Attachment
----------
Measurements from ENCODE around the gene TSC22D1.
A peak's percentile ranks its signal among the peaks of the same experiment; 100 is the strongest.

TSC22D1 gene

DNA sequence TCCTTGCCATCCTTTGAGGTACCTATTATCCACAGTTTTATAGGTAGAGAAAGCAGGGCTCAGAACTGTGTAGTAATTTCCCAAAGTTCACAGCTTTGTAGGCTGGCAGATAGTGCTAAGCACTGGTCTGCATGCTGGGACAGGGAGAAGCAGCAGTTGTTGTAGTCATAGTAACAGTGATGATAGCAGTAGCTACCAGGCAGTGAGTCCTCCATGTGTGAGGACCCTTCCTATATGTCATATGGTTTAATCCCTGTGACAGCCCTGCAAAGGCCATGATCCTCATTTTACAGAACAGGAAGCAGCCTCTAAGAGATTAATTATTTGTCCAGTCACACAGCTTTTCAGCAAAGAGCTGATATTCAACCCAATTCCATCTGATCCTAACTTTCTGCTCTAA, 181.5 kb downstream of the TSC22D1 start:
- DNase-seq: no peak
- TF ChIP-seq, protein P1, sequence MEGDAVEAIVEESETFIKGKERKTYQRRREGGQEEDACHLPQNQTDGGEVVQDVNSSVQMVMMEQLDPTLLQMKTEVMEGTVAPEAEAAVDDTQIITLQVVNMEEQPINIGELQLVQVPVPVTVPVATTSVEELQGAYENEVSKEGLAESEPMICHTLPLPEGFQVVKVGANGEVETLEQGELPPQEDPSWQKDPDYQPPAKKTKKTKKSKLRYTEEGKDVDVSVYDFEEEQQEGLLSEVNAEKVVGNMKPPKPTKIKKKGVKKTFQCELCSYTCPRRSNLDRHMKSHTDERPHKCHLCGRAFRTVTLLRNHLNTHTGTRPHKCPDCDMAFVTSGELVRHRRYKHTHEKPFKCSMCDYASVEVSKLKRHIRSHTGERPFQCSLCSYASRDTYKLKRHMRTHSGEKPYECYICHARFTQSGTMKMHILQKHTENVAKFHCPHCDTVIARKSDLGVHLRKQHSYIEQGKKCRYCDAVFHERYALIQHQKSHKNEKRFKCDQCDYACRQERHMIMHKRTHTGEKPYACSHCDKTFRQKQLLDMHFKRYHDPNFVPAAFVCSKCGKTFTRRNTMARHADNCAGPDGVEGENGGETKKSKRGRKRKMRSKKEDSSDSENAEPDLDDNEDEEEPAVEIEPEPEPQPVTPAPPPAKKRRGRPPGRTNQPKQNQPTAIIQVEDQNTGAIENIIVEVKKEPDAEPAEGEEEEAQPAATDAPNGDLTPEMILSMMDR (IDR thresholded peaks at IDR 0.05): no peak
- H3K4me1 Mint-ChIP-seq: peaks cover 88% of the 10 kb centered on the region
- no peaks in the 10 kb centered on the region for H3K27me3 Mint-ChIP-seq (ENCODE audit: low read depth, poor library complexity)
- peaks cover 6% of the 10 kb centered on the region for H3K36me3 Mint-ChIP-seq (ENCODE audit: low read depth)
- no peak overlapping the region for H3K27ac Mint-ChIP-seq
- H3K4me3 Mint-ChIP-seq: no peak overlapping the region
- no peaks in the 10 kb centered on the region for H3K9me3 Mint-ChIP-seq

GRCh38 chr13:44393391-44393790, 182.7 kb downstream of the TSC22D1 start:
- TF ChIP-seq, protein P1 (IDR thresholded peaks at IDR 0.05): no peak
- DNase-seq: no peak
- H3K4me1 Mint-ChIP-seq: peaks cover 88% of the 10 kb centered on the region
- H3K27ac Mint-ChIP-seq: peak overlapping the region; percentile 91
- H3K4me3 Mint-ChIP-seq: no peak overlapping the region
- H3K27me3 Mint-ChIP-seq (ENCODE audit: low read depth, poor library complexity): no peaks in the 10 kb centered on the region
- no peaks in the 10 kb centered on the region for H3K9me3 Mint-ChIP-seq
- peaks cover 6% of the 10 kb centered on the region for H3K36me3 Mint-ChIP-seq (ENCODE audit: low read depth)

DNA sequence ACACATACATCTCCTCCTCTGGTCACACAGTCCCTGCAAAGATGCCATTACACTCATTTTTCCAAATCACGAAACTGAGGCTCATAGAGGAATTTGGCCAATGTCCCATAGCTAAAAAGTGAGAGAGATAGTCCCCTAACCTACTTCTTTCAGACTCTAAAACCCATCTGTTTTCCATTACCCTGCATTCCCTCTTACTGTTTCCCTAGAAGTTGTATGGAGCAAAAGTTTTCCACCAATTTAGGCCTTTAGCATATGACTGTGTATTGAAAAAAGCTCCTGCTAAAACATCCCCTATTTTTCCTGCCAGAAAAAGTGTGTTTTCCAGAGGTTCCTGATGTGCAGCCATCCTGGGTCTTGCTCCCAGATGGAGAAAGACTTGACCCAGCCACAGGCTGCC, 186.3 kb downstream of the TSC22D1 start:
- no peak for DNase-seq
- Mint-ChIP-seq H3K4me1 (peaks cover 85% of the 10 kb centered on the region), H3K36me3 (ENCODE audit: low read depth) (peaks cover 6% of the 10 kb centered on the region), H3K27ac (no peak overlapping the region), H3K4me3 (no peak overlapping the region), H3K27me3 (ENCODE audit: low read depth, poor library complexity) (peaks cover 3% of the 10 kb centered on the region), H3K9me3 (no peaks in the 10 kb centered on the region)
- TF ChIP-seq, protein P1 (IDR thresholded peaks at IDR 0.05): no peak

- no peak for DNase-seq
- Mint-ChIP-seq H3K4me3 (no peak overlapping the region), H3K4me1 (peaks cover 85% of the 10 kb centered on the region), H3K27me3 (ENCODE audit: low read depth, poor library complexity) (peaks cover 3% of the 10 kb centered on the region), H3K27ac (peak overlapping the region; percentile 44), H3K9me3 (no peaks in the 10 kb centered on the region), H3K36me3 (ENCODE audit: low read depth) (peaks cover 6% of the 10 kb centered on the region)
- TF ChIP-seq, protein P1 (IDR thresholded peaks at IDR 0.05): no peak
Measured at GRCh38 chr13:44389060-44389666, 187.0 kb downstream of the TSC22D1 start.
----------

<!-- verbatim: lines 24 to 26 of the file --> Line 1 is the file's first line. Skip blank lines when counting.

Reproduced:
- Mint-ChIP-seq H3K4me1 (peaks cover 85% of the 10 kb centered on the region), H3K36me3 (ENCODE audit: low read depth) (peaks cover 6% of the 10 kb centered on the region), H3K27ac (no peak overlapping the region), H3K4me3 (no peak overlapping the region), H3K27me3 (ENCODE audit: low read depth, poor library complexity) (peaks cover 3% of the 10 kb centered on the region), H3K9me3 (no peaks in the 10 kb centered on the region)
- TF ChIP-seq, protein P1 (IDR thresholded peaks at IDR 0.05): no peak

- no peak for DNase-seq